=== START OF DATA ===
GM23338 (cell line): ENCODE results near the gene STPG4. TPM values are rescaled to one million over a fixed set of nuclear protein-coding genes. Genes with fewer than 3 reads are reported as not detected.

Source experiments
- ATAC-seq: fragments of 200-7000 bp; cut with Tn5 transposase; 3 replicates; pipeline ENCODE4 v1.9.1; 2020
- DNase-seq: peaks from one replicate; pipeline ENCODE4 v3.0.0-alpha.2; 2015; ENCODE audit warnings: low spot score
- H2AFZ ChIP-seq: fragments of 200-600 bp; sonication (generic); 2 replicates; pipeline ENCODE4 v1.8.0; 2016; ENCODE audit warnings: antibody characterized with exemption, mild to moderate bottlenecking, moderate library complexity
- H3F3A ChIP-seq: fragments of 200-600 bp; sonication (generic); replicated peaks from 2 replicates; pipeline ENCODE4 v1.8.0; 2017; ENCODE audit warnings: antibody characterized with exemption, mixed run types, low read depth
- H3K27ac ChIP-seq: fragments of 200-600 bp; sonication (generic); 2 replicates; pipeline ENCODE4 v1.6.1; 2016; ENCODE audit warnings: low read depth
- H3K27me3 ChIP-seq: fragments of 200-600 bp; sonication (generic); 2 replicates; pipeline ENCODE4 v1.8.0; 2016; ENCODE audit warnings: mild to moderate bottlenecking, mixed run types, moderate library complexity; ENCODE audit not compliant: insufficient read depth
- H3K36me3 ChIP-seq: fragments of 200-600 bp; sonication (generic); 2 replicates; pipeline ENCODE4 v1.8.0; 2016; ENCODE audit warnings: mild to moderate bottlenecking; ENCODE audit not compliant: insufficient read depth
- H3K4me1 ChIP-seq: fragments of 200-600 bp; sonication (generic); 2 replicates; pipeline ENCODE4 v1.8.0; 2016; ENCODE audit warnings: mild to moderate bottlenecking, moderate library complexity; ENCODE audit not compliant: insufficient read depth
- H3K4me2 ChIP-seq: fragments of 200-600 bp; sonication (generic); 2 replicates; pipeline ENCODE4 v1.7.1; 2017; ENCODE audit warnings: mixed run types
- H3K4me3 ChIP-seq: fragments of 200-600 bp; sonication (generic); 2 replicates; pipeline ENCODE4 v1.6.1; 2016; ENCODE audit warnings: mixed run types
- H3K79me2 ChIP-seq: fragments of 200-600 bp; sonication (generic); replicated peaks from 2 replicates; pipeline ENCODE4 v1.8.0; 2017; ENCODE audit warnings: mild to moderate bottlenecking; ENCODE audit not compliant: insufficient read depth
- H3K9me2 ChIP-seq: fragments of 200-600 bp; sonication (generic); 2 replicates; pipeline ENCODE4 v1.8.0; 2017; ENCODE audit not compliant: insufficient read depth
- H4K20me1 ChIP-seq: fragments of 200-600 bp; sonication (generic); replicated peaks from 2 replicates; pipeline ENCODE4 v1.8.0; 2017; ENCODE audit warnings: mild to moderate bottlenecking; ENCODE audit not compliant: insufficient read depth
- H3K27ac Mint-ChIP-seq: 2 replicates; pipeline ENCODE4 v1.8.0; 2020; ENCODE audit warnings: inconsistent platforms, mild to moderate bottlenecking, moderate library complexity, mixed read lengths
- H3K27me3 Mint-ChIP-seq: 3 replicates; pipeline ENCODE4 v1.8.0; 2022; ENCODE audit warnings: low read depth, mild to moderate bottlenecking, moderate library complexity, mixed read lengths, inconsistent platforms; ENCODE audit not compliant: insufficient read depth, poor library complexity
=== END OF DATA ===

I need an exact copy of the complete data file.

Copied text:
GM23338 (cell line): ENCODE results near the gene STPG4. TPM values are rescaled to one million over a fixed set of nuclear protein-coding genes. Genes with fewer than 3 reads are reported as not detected.

Source experiments
- ATAC-seq: fragments of 200-7000 bp; cut with Tn5 transposase; 3 replicates; pipeline ENCODE4 v1.9.1; 2020
- DNase-seq: peaks from one replicate; pipeline ENCODE4 v3.0.0-alpha.2; 2015; ENCODE audit warnings: low spot score
- H2AFZ ChIP-seq: fragments of 200-600 bp; sonication (generic); 2 replicates; pipeline ENCODE4 v1.8.0; 2016; ENCODE audit warnings: antibody characterized with exemption, mild to moderate bottlenecking, moderate library complexity
- H3F3A ChIP-seq: fragments of 200-600 bp; sonication (generic); replicated peaks from 2 replicates; pipeline ENCODE4 v1.8.0; 2017; ENCODE audit warnings: antibody characterized with exemption, mixed run types, low read depth
- H3K27ac ChIP-seq: fragments of 200-600 bp; sonication (generic); 2 replicates; pipeline ENCODE4 v1.6.1; 2016; ENCODE audit warnings: low read depth
- H3K27me3 ChIP-seq: fragments of 200-600 bp; sonication (generic); 2 replicates; pipeline ENCODE4 v1.8.0; 2016; ENCODE audit warnings: mild to moderate bottlenecking, mixed run types, moderate library complexity; ENCODE audit not compliant: insufficient read depth
- H3K36me3 ChIP-seq: fragments of 200-600 bp; sonication (generic); 2 replicates; pipeline ENCODE4 v1.8.0; 2016; ENCODE audit warnings: mild to moderate bottlenecking; ENCODE audit not compliant: insufficient read depth
- H3K4me1 ChIP-seq: fragments of 200-600 bp; sonication (generic); 2 replicates; pipeline ENCODE4 v1.8.0; 2016; ENCODE audit warnings: mild to moderate bottlenecking, moderate library complexity; ENCODE audit not compliant: insufficient read depth
- H3K4me2 ChIP-seq: fragments of 200-600 bp; sonication (generic); 2 replicates; pipeline ENCODE4 v1.7.1; 2017; ENCODE audit warnings: mixed run types
- H3K4me3 ChIP-seq: fragments of 200-600 bp; sonication (generic); 2 replicates; pipeline ENCODE4 v1.6.1; 2016; ENCODE audit warnings: mixed run types
- H3K79me2 ChIP-seq: fragments of 200-600 bp; sonication (generic); replicated peaks from 2 replicates; pipeline ENCODE4 v1.8.0; 2017; ENCODE audit warnings: mild to moderate bottlenecking; ENCODE audit not compliant: insufficient read depth
- H3K9me2 ChIP-seq: fragments of 200-600 bp; sonication (generic); 2 replicates; pipeline ENCODE4 v1.8.0; 2017; ENCODE audit not compliant: insufficient read depth
- H4K20me1 ChIP-seq: fragments of 200-600 bp; sonication (generic); replicated peaks from 2 replicates; pipeline ENCODE4 v1.8.0; 2017; ENCODE audit warnings: mild to moderate bottlenecking; ENCODE audit not compliant: insufficient read depth
- H3K27ac Mint-ChIP-seq: 2 replicates; pipeline ENCODE4 v1.8.0; 2020; ENCODE audit warnings: inconsistent platforms, mild to moderate bottlenecking, moderate library complexity, mixed read lengths
- H3K27me3 Mint-ChIP-seq: 3 replicates; pipeline ENCODE4 v1.8.0; 2022; ENCODE audit warnings: low read depth, mild to moderate bottlenecking, moderate library complexity, mixed read lengths, inconsistent platforms; ENCODE audit not compliant: insufficient read depth, poor library complexity